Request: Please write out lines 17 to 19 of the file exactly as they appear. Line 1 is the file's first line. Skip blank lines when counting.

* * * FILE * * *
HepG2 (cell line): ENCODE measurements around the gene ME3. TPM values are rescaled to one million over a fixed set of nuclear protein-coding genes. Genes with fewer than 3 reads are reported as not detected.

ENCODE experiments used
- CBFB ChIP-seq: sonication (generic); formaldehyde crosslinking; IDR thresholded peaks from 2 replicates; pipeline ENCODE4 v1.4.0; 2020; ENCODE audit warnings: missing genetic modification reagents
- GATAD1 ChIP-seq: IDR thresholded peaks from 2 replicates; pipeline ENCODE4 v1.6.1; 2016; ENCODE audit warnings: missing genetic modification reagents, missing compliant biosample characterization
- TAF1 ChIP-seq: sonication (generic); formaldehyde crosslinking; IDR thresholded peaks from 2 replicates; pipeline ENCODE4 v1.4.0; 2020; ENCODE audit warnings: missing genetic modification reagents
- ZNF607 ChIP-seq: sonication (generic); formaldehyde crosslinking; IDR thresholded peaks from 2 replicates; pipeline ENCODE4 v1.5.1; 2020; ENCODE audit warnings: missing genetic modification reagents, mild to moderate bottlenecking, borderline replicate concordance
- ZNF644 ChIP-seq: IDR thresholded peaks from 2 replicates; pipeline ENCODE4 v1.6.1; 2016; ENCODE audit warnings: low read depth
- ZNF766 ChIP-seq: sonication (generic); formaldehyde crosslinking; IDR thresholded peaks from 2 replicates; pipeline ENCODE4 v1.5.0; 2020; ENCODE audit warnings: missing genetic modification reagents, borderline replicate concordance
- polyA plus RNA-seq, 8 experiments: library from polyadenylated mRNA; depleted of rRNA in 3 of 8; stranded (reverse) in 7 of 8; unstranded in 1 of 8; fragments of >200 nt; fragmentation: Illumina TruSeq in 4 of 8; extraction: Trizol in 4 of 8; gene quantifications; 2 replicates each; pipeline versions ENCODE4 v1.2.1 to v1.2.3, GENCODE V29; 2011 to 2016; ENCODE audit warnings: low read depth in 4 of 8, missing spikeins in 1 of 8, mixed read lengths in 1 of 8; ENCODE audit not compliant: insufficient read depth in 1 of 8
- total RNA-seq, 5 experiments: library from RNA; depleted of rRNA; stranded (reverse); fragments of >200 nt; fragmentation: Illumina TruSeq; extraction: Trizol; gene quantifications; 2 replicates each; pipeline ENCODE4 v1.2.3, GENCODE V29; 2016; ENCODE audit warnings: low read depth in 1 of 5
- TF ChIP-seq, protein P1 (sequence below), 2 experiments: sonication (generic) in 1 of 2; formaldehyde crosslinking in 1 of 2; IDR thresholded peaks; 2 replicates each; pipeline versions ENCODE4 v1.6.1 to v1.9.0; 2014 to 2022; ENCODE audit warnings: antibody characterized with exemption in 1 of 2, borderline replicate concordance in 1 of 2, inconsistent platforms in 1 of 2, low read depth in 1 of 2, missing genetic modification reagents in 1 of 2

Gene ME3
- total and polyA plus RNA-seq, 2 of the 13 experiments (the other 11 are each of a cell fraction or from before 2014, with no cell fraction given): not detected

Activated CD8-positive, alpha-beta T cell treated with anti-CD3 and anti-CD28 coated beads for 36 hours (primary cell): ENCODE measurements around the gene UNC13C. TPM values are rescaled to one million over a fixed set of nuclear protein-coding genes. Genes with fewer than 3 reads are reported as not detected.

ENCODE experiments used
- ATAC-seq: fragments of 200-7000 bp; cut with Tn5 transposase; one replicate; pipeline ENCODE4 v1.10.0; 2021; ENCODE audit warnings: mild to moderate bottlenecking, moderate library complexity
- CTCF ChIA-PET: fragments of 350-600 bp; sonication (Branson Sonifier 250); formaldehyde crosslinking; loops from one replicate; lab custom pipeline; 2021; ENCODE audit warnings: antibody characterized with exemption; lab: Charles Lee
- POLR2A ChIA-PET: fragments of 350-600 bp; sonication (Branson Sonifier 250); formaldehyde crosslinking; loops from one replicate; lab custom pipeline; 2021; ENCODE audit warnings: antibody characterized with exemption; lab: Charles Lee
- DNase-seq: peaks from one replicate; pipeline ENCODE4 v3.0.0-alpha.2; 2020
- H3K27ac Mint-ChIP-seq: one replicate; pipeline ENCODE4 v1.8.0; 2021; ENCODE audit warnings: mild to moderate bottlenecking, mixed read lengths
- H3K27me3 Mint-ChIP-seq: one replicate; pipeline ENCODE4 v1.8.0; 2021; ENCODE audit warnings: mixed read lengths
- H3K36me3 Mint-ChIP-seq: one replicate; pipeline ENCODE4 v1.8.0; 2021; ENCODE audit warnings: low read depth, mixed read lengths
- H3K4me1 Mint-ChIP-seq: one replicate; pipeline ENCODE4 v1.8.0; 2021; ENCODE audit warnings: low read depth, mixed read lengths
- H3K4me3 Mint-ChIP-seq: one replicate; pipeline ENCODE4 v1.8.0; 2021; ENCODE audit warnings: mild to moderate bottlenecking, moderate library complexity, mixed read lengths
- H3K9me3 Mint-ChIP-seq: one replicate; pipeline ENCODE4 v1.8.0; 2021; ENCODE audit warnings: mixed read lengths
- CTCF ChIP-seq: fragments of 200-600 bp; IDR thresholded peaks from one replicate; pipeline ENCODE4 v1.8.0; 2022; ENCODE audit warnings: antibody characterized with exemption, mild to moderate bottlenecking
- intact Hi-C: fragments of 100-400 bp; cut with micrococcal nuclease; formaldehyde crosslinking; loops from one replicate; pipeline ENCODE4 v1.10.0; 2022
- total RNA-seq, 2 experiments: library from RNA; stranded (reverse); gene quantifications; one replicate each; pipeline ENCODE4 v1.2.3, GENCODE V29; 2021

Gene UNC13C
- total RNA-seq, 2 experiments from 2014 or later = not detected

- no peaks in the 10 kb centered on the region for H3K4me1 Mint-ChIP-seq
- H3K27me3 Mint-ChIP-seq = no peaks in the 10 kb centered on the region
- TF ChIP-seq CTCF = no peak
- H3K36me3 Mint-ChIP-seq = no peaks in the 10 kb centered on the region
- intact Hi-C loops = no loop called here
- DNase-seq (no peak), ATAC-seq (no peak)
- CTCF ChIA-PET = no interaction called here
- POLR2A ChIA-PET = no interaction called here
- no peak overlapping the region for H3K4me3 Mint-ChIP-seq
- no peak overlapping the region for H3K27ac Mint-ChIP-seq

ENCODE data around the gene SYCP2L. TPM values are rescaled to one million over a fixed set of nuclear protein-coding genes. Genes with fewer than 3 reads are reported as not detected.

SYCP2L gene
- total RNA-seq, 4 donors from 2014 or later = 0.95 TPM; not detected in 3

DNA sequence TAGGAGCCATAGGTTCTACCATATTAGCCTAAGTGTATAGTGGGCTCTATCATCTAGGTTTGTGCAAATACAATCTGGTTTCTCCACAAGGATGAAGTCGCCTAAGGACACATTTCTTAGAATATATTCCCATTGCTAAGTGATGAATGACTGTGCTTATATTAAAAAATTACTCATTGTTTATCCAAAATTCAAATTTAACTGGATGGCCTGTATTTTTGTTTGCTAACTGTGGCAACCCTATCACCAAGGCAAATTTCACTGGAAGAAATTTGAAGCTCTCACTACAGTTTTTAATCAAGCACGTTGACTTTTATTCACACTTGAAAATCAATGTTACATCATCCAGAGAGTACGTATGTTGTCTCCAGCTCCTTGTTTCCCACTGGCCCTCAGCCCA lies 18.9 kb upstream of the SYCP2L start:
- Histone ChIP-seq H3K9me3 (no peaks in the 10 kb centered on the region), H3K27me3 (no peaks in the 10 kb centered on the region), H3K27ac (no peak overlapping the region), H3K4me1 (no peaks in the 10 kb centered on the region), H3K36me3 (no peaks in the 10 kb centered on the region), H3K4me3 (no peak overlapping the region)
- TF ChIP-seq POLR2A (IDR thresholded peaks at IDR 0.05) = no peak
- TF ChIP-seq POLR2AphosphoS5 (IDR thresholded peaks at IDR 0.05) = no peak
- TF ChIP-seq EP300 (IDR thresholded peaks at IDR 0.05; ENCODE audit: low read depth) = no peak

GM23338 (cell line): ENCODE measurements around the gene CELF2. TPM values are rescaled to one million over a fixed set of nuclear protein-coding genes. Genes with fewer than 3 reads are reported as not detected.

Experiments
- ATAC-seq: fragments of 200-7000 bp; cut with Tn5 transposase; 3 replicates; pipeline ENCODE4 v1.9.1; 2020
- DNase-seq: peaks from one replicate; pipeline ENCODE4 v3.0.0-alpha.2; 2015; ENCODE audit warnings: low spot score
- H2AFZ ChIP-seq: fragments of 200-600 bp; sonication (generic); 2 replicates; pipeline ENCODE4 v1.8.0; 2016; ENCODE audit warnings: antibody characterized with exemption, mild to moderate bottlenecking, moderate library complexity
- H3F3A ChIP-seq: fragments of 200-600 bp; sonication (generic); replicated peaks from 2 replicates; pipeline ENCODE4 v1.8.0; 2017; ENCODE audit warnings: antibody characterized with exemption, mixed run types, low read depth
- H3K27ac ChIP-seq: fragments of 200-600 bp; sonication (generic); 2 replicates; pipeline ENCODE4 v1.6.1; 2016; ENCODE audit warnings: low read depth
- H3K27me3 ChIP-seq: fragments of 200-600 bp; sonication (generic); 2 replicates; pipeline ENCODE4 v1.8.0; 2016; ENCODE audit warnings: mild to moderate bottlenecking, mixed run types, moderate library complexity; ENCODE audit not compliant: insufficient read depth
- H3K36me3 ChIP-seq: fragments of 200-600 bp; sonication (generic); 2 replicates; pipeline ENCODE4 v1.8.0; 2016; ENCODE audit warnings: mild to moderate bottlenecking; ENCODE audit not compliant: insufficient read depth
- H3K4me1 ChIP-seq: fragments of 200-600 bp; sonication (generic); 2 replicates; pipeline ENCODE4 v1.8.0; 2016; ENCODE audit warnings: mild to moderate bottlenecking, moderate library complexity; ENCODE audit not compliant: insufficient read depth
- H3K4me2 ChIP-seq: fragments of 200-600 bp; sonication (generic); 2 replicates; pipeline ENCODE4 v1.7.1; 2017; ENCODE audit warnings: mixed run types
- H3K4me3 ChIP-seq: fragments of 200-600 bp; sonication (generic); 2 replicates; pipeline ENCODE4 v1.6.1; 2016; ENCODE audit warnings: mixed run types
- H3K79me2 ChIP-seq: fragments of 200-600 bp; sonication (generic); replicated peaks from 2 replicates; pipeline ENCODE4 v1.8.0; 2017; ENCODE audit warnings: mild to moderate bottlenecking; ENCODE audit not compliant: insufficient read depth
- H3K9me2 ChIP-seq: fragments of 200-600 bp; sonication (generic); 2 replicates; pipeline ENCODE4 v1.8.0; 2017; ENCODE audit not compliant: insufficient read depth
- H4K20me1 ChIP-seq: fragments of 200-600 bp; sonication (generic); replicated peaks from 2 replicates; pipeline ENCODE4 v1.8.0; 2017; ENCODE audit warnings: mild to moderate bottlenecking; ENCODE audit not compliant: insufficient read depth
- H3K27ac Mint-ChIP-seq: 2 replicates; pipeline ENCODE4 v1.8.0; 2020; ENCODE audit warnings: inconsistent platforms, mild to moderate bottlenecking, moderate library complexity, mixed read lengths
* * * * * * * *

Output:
- CTCF ChIA-PET: fragments of 350-600 bp; sonication (Branson Sonifier 250); formaldehyde crosslinking; loops from one replicate; lab custom pipeline; 2021; ENCODE audit warnings: antibody characterized with exemption; lab: Charles Lee
- POLR2A ChIA-PET: fragments of 350-600 bp; sonication (Branson Sonifier 250); formaldehyde crosslinking; loops from one replicate; lab custom pipeline; 2021; ENCODE audit warnings: antibody characterized with exemption; lab: Charles Lee
- DNase-seq: peaks from one replicate; pipeline ENCODE4 v3.0.0-alpha.2; 2020